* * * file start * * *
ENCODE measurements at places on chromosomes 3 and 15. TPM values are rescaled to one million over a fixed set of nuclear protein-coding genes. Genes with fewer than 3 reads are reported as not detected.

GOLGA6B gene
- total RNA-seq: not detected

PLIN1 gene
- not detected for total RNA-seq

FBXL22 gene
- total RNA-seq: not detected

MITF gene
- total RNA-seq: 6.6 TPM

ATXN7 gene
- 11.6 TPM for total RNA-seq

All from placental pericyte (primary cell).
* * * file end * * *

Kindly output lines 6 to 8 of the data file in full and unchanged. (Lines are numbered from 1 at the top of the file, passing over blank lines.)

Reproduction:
FBXL22 gene
- total RNA-seq: not detected

MITF gene